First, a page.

My sister and I had talked about working on an IF around the Beauty and the Beast fairy tale. We both love that story because it’s one of the few traditional tales that feature female agency and character development: it’s Beauty who has to make the hard choices, it’s Beauty who grows as a character and experiences a true transformation (that the Beast externalizes in his physical transformation.) Beauty is the one with the power to change the world. Beast is her prize. That’s rare. Even in fairy stories that nominally star female characters, the female characters are often just along for the ride — and I’ve always hated that the only reason anything ever happens to them is because they happen, by genetic and cultural accident, to be considered beautiful in their culture. Of course Beauty is (obviously) beautiful too; but at least she is more than that — brave, loyal, thoughtful, and most importantly, able to take action.

Walter Crane, Beauty and the Beast (1874)

But the problem with fairy tales is that you know how they end. How do we subvert the tale in an interesting way and also offer some meaningful choices to the player? I really liked Emily Short’s Alabaster, about Snow White. (Also check out her designer notes about the collaborative authorship aspects of the work — really interesting.) But then Emily is a master pianist and as I mentioned, I’m on Frère Jacques.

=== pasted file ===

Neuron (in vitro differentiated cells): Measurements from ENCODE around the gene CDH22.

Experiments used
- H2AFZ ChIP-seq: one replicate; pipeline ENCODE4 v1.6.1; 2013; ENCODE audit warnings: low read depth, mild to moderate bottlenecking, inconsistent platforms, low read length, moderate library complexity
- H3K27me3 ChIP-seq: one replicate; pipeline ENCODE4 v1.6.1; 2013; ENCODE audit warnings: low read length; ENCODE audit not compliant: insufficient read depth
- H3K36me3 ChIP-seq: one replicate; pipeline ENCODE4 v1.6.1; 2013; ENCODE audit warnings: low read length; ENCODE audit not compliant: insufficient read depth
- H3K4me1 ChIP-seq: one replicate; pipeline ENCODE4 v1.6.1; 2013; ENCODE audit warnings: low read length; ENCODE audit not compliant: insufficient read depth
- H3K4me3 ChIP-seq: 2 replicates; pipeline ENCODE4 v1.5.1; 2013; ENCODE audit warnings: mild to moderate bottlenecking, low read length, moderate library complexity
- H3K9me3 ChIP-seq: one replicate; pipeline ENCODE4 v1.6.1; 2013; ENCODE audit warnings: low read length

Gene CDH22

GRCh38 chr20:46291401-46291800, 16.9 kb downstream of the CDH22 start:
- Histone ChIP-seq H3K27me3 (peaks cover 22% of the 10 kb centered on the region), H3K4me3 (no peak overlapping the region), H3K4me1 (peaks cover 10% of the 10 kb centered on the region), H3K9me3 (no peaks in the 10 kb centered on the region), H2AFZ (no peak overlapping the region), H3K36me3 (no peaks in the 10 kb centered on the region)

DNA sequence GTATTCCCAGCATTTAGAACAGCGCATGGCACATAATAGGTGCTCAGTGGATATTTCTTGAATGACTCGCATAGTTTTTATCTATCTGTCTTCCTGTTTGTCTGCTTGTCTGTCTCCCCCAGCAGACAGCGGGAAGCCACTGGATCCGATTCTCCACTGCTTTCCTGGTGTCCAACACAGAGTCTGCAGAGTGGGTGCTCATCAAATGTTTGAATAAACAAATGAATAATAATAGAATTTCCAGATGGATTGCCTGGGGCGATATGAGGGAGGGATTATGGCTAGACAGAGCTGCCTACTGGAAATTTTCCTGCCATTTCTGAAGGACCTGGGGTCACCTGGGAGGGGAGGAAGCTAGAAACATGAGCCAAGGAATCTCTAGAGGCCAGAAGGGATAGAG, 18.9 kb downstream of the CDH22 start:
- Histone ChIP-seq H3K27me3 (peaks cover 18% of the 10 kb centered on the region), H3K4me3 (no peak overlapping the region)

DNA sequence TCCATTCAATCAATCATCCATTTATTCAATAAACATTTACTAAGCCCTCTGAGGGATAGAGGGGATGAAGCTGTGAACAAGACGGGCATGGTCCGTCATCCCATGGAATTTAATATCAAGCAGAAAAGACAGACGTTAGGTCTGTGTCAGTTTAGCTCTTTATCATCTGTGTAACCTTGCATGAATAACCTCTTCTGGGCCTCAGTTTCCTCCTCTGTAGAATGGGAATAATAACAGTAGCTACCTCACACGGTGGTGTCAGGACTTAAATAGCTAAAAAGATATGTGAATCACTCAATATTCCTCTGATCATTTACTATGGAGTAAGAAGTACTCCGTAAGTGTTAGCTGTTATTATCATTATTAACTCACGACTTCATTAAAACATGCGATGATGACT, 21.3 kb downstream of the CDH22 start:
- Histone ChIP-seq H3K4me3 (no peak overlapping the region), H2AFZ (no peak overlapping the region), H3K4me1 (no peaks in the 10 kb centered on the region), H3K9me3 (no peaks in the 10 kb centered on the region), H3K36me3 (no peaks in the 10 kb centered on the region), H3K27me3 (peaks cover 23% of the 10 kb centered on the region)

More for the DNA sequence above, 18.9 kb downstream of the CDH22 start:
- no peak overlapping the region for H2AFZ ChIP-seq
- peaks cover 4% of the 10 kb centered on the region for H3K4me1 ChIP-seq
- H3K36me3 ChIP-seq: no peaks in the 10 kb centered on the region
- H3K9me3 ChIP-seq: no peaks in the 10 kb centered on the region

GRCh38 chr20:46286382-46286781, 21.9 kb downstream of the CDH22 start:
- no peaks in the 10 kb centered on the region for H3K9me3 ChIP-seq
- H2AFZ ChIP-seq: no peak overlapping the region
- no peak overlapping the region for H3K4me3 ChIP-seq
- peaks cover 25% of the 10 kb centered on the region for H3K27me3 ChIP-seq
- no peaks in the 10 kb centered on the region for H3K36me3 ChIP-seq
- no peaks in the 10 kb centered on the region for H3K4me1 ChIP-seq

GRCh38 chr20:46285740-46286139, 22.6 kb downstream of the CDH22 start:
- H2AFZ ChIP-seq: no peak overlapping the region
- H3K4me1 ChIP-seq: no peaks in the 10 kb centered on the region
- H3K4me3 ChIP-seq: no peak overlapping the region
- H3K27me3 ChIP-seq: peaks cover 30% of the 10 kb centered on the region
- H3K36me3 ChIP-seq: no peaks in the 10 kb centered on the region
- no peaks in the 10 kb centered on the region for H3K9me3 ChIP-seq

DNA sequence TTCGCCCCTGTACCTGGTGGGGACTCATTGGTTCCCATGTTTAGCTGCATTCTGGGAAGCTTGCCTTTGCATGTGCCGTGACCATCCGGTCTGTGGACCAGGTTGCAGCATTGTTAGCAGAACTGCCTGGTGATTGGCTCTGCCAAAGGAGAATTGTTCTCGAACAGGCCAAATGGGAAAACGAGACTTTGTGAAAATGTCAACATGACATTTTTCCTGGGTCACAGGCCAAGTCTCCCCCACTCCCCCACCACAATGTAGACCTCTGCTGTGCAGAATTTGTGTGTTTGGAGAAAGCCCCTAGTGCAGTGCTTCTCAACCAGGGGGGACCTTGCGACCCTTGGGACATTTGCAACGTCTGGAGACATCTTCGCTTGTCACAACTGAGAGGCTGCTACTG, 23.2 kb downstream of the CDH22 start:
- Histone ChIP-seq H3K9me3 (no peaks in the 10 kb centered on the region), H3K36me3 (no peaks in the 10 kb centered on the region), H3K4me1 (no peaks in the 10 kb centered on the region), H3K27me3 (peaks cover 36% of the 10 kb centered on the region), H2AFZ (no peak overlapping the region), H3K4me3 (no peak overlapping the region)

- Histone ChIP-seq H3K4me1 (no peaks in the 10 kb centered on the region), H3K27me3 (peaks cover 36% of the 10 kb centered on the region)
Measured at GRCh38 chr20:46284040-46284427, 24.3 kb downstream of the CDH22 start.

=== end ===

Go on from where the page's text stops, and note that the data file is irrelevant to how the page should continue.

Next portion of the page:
Well, so far I have succeeded in placing the Manor House north of the Avenue, with the Forest to the east. Wish me luck!

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Nanowrimo Challenge: Write a Romance Novel in a Month

Yesterday I realized that today is November 1st, which means the first day of National Novel Writing Month (although it can totally be practiced internationally as well!) The first or maybe second year of its existence I participated and wrote — although sadly didn’t finish — a novel starring my favorite Roman poet, Catullus. But I haven’t joined since then because frankly, writing is hard and writing 50,000 words in one month seems overwhelming.

But this year I also just finished reading Brian McDonald‘s book on the grammar of drama, Invisible Ink. (You can read the entire book for free at that link, and if you’re interested in storytelling at all I encourage you to check it out. It’s really good.) At the same time, I’m contributing to a game research project at UC Santa Cruz that is aimed at young women aged 18-21 that I decided should use paranormal romance as its theme. All of this is to say, I have decided my Nanowrimo challenge this year is to write 50,0000 words of paranormal romance. Through that I hope to deepen my understanding of the genre, as well as of romance plot development, character interaction, and how to better communicate with an audience — all elements I’m interested in getting games to explore better.

I am debating whether or not to post the dailies here on the site. It would be deeply embarrassing and probably boring for a lot of readers, but it would help keep me on track I think. Perhaps I’ll find another section of the site to do that on.

Here we go!

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Kiss Controller Update

Hye Yeon Nam demonstrates the kiss controller.